NFIB applauded the signing of Senate Bill 853 into law by Lt. Governor Brian Calley this week. The bill, now Public Act 389 of 2016, was passed in the lame duck legislative session last year and puts a stop to attempts by local governments to tax, ban or otherwise regulate plastic bags and other disposable containers within their jurisdiction.
“It is unfortunate that we have to enact laws like this,” said Charles Owens, NFIB/Michigan State Director. “However, too many cities, townships and counties in Michigan are looking for ways to grow their government and tax revenue at the local level and have been passing laws and ordinances that are outside the venue of local governance.”
Owens said that Washtenaw county had already passed an ordinance that would apply a ten cent tax on every plastic bag used at a retail establishment and Muskegon county is also looking at a similar law that would ban stores from giving plastic bags to customers and/or impose a fee for each plastic or paper bag they distribute.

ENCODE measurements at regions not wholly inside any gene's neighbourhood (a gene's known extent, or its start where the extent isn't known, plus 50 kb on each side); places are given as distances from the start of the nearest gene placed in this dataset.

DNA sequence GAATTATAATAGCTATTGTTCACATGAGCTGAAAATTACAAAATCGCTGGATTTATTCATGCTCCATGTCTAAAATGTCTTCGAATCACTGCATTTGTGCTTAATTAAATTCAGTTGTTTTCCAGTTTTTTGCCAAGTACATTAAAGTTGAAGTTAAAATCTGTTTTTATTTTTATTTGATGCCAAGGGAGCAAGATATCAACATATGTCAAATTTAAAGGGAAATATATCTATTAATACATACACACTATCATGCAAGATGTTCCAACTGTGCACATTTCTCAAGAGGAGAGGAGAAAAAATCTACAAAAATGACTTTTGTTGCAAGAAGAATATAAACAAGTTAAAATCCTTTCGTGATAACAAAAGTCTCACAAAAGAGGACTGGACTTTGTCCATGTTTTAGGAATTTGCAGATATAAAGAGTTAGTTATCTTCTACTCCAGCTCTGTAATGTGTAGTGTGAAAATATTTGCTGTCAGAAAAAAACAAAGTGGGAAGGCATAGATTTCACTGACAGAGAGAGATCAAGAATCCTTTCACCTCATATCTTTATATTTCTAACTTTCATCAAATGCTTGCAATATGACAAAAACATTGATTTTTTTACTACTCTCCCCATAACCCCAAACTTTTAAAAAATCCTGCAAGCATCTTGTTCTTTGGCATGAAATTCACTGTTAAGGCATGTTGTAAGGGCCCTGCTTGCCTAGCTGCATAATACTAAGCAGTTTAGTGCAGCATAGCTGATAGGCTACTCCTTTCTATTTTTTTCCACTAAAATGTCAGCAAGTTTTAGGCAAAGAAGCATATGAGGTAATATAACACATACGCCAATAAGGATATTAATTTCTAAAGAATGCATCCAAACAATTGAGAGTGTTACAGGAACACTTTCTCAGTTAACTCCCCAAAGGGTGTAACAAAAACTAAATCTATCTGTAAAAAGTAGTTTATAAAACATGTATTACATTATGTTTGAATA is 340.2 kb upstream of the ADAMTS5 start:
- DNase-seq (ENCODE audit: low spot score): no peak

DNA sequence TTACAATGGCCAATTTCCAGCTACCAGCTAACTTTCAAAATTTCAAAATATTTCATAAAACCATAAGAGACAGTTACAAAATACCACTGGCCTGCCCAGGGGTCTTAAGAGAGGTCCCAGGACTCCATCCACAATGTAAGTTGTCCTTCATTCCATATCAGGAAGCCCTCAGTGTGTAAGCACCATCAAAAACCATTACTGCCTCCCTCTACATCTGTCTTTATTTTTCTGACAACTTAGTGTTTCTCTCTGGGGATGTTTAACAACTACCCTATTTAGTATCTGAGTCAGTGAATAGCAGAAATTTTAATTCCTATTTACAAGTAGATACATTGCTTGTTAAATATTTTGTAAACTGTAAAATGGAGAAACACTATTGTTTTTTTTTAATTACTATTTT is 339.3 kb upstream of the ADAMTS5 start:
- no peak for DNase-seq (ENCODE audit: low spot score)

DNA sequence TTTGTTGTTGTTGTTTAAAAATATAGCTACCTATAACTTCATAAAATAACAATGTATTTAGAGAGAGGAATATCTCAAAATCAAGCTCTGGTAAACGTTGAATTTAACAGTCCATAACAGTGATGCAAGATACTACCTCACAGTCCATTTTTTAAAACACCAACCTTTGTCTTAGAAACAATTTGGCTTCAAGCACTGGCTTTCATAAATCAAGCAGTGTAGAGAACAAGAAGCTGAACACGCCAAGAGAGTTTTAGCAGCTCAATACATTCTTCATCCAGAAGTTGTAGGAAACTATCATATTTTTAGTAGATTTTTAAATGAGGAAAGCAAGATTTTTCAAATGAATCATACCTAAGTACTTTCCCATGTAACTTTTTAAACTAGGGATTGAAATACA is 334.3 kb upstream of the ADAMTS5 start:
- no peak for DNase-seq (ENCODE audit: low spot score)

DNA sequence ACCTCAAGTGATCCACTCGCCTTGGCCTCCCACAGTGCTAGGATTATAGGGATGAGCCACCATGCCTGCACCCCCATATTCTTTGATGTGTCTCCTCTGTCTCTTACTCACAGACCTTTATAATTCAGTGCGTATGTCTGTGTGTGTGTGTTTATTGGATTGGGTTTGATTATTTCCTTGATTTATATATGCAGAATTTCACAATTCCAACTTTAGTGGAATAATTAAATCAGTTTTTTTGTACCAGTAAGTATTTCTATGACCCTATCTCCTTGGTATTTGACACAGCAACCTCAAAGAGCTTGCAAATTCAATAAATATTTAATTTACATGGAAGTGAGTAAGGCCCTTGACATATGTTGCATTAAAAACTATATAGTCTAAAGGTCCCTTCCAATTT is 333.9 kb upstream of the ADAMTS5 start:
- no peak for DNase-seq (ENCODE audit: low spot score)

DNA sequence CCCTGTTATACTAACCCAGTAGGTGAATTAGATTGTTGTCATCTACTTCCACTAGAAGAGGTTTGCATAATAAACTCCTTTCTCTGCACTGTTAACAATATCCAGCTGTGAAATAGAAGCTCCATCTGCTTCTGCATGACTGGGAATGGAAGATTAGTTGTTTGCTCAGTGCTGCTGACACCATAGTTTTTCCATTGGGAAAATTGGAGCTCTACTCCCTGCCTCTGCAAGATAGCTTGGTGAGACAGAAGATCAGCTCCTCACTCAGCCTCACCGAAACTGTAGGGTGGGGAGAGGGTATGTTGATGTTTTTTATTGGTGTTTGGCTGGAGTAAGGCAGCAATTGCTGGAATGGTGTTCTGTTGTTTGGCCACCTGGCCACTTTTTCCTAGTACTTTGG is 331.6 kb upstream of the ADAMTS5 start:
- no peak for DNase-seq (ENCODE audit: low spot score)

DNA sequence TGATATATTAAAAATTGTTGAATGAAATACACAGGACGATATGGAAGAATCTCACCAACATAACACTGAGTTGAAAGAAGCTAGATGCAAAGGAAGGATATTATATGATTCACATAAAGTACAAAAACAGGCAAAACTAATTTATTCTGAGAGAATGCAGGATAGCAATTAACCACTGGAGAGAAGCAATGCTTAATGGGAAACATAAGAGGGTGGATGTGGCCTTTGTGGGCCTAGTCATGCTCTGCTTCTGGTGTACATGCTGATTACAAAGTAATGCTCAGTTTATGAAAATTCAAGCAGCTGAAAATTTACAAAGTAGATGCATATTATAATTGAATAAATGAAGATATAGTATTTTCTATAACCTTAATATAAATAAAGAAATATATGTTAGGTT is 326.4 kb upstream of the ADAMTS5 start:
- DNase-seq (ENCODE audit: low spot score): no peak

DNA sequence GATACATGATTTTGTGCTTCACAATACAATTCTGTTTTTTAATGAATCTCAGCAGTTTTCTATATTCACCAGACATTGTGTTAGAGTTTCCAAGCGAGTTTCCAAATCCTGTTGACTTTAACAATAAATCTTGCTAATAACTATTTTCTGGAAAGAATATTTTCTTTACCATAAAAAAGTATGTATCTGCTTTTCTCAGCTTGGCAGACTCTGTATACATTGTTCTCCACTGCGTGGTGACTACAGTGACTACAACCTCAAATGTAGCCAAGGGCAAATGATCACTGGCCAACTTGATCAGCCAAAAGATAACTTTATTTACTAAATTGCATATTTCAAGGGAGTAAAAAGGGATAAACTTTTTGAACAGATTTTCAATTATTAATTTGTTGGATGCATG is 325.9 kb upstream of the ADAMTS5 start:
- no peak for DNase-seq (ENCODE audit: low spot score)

In response to these local ordinances, Senator Jim Stamas introduced Senate Bill 853 that would prohibit local governments from enacting these kinds of laws. The bill was passed by the legislature on December 1 of this year and sent to the Governor for final approval.
“While we agree that local control in most cases is a desirable goal of good governance, too often local governments see it as a way to grow bureaucracy and taxation at the local level rather than be of service to the citizens in their jurisdiction,” said Owens. “This situation is a classic case of local overreach that creates a patchwork quilt of inconsistent regulation. It is a detriment to the hard work done by the Governor and our legislature to bring Michigan back from a hostile business climate to one that is now competitive on the national stage.”